“They’re beginning to panic, Vym.”

Vym and Qloutyd were watching the news broadcasts from their alien stealth ship in low Earth orbit.

“Naturally. They expect Venice to be flooded in a century according to their belief in this climate change phenomena. They could hardly expect the famous canals to actually dry up.”

“They’re blaming…wait a minute, low tides caused by a super blue blood moon. They have the most colorful names for things, don’t you think?”

“It’s just more data for us to gather in our social experiments.”

“Our planetary climate generator is working perfectly. Humans are so easily frightened.”

I wrote this for the Rochelle Wisoff-Fields flash fiction writing challenge. The idea is to use the image above to inspire creating a piece of flash fiction no more than 100 words long. My word count is 100.

Venice is a very famous place with a long and remarkable history, so I tried to think of something unique. Looking up news for the city, I came across an article called Venice canals dry up after super blue blood moon and low rainfall cause water levels to drop dated 2 Feb 2018. It’s such an unexpected occurrence that I thought I’d have aliens cause it, as well as the whole climate change phenomena, as a social experiment to see how we poor humans would react. Apparently, we’re very predictable.

To read other stories based on the prompt, visit InLinkz.com.

When Julia Wore Her Thorns

maslk of thorns

Photo credit: Enzzo Barrena

The mask of thorns was almost a part of her now, as if it were growing out of her skin instead of inexorably piercing it, boring through muscle and bone. Blood, thick as syrup, slowly described glacial paths across her face, then down her delicate throat and onto her chest and shoulders.

Julia’s body was paralyzed in a sea of stones. At first, they felt crushing, and she impotently thrashed and screamed in claustrophobic terror. Now she could barely feel them, just like the thorns, her nerves disconnecting from pain, or for that matter, from pleasure as well.

Was it irony that brought her the tiny, yellow bird, or was that Vaughn’s idea of a joke, like the parable of the Zen Monk, the Tiger, and the Strawberry? No, that’s not right. The real meaning of the parable was not to let yourself get distracted by pleasure when you need to save yourself from imminent danger.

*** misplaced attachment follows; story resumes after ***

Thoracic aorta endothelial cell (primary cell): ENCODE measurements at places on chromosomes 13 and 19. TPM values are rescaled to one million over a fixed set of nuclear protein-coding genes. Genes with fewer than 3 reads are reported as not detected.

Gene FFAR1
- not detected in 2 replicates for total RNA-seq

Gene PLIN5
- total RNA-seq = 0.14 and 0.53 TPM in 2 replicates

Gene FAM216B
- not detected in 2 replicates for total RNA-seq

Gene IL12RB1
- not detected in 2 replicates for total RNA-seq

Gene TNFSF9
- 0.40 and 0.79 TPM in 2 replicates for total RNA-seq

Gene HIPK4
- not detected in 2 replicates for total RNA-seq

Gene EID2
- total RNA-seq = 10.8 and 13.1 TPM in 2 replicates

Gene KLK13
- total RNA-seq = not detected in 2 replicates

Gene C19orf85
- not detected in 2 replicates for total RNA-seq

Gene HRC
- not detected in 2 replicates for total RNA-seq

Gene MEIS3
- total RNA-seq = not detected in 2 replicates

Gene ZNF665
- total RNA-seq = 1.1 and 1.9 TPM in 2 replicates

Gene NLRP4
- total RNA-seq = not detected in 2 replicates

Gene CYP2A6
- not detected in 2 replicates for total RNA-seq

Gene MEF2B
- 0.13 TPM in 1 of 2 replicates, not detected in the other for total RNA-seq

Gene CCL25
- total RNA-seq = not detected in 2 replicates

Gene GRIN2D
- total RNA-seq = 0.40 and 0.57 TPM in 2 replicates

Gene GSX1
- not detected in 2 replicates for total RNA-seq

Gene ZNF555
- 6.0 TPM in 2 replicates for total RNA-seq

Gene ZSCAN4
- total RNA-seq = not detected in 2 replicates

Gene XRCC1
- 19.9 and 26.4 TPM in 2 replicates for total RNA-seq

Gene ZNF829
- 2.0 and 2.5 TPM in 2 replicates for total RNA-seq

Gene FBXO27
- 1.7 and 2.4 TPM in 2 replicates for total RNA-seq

But the bird was the only kindness in a world of horror, and trapped as she was, Julia had no hope of saving herself.

“Don’t be stupid,” chirped the bird. “Vaughn didn’t do this to you. You did.”

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Frozen Love

ice

© Enisa

It had to be as beautiful as possible, but because of the ice sculpture’s size, Victor had to use automated industrial saws and chisels. It didn’t help that he was working alone in a freezing warehouse, but he required absolute secrecy.

He sat behind the console of the remote control unit and directed robots with heated metal arms to smooth out the edges.

“It will be alright, my dear. This will be the most elegant piece of artwork I have ever produced.”

The rented semi was out back, the temperature inside adjusted to below freezing. He’d arrange an “accidental” explosion here to cover his work, and then hide her away someplace that would always be winter cold.

“Perfect. Absolutely perfect.” Victor stood and pulled his gloves on, then walked up to the twelve-foot tall frigid form. Through the pristine pure ice, he could see her dressed in elegant silk, now as cold as his own heart. “You will never leave me for another, Nora. I shall keep our love frozen in time forever.”

I wrote this for the 170th FFfAW Challenge. The idea is to use the image above as a prompt for crafting a piece of flash fiction between 100 and 175 words long. My word count is 174.

The photo looked like some sort of ice sculpture, so I looked up the basics of making one. I also knew I wanted to make it big.

I borrowed the character names from an old Batman villain called Mr. Freeze. In the 1990s “Batman the Animated Series,” he was Victor Fries (pronounced “Freeze”), who, while trying to cryogenically freeze his wife to keep her from dying of an illness, is interrupted by his corrupt boss. He messes up the process, killing Nora, and changing Fries to someone who needs a sub-zero environment to survive. Thus a super villain is born.

In the case of my wee tale, I didn’t give Victor superpowers, but I did turn him into a homicidally jealous artist.

To read other stories based on the prompt, visit InLinkz.com.

Galactic North: A Brief Book Review

galactic north

Cover art for Alastair Reynolds’ book ‘Galactic North.”

A friend of mine loaned me his copy of this book because we share similar tastes in reading and I must say I found it well-written and compelling. Galactic North is a collection of eight short stories all set in the same “universe” and spanning centuries.